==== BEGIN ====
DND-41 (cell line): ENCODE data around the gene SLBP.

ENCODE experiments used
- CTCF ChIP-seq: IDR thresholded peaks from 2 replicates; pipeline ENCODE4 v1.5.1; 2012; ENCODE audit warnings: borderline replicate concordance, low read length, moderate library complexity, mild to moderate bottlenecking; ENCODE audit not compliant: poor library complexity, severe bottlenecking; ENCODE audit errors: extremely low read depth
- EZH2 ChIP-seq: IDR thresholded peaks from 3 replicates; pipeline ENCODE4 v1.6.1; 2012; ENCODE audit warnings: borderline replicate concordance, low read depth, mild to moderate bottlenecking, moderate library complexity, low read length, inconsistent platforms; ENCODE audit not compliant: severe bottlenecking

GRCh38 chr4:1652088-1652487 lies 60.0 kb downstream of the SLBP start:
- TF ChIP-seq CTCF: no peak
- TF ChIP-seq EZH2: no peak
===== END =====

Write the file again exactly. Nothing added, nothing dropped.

DND-41 (cell line): ENCODE data around the gene SLBP.

ENCODE experiments used
- CTCF ChIP-seq: IDR thresholded peaks from 2 replicates; pipeline ENCODE4 v1.5.1; 2012; ENCODE audit warnings: borderline replicate concordance, low read length, moderate library complexity, mild to moderate bottlenecking; ENCODE audit not compliant: poor library complexity, severe bottlenecking; ENCODE audit errors: extremely low read depth
- EZH2 ChIP-seq: IDR thresholded peaks from 3 replicates; pipeline ENCODE4 v1.6.1; 2012; ENCODE audit warnings: borderline replicate concordance, low read depth, mild to moderate bottlenecking, moderate library complexity, low read length, inconsistent platforms; ENCODE audit not compliant: severe bottlenecking

GRCh38 chr4:1652088-1652487 lies 60.0 kb downstream of the SLBP start:
- TF ChIP-seq CTCF: no peak
- TF ChIP-seq EZH2: no peak